As for places to see, we saw the following:
Central Station
Many walks leave from Central Station. Stroll through the rainforest along Wanggoolba Creek boardwalk, visit the peaceful Basin Lake, or stand among some impressive satinay trees in Pile Valley.

Lake McKenzie
This inland, perched lake is a popular site. White sand and sparkling blue waters attract many visitors. Parking is limited — best to visit before 10.30am or after 2.30pm

Lake Wabby
This is the deepest lake on Fraser Island. Its shore lies at the advancing edge of the Hammerstone Sandblow. Drive around (Cornwell's Break Road) and up to the ridge above the lake, where a short walk takes you to a splendid lookout offering a view of this barrage lake and the sandblow that is slowly engulfing it.

Eli Creek
Cool off next to this crystal clear freshwater creek, that flows through vegetated banks and right out to the beach. Watch for eels and frogs from the boardwalk, and see small fish (empire gudgeon and jungle perch) swimming against the current.

Ocean Lake
Ocean Lake is home to a variety of water birds taking advantage of the reeds and undisturbed sections of the lake. Nearby, an easy walk through cypress, banksia and melaleuca woodland offers a good lookout with panoramic views.

We also went to the Sandy Cape lighthouse, the wreck of the Maheno, the coloured sands and Lake Wathumba (sp).

We camped 4 nights at Ocean lake campsite, just north of Waddy point, and stayed 2 nights at Eurong resort.
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Re: Fraser Island Camping

Postby freerocketman1 » Wed Nov 26, 2008 11:35 pm

just a add on to that post if your going from rainbow beach on the barge get your beach permit from the ranger station at rainbow other wise it could be a expensive holiday. you need to pay for 4wd permits before getting on the beach other wise you will get fined same goes if your camping on the beach,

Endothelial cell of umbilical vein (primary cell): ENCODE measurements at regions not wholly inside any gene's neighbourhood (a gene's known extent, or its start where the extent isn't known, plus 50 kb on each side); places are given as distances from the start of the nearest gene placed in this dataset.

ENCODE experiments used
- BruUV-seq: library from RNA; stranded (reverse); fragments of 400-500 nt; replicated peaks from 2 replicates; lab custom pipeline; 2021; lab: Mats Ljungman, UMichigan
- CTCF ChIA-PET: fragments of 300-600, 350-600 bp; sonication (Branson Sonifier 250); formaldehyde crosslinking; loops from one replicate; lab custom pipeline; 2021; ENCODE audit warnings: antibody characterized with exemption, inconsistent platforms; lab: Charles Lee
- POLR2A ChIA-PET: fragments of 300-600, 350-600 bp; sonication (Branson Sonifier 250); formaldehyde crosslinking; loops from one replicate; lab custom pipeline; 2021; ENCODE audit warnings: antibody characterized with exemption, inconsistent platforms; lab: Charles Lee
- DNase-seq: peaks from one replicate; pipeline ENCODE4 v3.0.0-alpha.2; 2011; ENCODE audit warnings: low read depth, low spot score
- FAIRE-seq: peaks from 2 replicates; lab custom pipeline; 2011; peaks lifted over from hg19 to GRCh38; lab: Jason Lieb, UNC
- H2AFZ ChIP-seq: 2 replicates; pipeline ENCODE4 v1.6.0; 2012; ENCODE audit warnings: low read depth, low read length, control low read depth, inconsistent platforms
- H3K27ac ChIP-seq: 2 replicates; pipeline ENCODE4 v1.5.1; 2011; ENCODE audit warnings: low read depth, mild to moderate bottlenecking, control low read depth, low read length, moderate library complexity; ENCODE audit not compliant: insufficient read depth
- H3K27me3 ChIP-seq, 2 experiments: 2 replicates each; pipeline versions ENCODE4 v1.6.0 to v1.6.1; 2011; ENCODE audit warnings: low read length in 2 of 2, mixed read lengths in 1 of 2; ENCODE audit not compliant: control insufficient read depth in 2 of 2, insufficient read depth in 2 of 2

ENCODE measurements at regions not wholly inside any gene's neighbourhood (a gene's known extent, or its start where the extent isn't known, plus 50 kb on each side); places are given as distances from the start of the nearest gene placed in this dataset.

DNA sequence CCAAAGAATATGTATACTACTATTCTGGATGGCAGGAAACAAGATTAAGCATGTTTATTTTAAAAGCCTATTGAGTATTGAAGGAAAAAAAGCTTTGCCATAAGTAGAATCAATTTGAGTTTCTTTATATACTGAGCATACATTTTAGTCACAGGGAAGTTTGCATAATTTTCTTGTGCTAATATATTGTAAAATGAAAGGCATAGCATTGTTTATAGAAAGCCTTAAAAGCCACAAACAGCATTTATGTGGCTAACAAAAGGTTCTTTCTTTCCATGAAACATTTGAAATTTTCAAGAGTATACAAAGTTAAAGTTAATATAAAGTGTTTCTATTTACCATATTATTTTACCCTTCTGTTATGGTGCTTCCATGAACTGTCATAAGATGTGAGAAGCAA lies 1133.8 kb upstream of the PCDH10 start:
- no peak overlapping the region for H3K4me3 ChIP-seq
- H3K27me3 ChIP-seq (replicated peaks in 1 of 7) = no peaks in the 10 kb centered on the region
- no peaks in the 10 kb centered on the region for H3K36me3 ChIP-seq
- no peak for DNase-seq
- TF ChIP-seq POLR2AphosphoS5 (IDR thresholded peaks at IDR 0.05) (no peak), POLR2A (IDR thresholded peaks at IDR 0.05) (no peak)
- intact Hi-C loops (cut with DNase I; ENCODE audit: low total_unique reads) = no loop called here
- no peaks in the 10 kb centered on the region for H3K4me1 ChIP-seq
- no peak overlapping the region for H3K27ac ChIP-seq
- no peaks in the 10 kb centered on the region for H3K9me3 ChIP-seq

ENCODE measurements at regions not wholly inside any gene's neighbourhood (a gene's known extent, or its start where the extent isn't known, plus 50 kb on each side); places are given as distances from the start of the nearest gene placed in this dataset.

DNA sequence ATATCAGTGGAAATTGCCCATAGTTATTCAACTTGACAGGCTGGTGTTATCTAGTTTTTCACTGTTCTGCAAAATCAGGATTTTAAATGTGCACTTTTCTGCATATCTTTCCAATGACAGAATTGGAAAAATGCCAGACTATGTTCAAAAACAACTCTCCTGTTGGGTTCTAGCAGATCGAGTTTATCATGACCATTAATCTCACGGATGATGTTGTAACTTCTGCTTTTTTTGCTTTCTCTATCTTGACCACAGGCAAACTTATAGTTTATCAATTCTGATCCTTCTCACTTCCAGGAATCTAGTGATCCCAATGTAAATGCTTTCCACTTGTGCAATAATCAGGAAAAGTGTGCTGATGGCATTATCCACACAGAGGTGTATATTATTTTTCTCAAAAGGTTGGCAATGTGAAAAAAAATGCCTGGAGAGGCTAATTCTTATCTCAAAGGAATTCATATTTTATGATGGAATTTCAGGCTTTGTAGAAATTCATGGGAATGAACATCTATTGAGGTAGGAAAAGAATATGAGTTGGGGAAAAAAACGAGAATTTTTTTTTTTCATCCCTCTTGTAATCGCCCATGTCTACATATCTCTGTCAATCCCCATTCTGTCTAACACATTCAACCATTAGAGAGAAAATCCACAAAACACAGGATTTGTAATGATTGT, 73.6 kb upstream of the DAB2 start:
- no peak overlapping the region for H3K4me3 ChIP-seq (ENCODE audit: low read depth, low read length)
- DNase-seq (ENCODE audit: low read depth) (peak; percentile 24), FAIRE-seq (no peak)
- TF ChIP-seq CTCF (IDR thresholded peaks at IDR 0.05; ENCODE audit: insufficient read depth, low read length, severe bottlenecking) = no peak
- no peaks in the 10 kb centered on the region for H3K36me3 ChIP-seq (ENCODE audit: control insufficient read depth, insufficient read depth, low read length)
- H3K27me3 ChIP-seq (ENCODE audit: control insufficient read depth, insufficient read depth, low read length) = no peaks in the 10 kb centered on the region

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Re: Fraser Island Camping

Postby ozmoe » Thu Nov 27, 2008 2:38 pm

freerocketman1 wrote:just a add on to that post if your going from rainbow beach on the barge get your beach permit from the ranger station at rainbow other wise it could be a expensive holiday. you need to pay for 4wd permits before getting on the beach other wise you will get fined same goes if your camping on the beach,


We bought our permits online therefore knew little about displaying them. We got busted at the Lake Wabby carpark for no vehicle permits but we were given 24 hrs to get one fill it in and attach them to the cars. Hence the quick trip to Eurong and the Ranger's station.
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Re: Fraser Island Camping

Postby chisel » Fri Nov 28, 2008 10:46 pm

I'm not actually sure you can camp just south of Eurong. Is that one of the zones on the epa maps? If you can camp there it will just be general beach camping - that's the permit you need.
One Tree Rocks is a designated camping area (although it is just beach camping in terms of facilities and sites) and then there's more general camping in the zones north from there. Quite a few good spots in that area as well.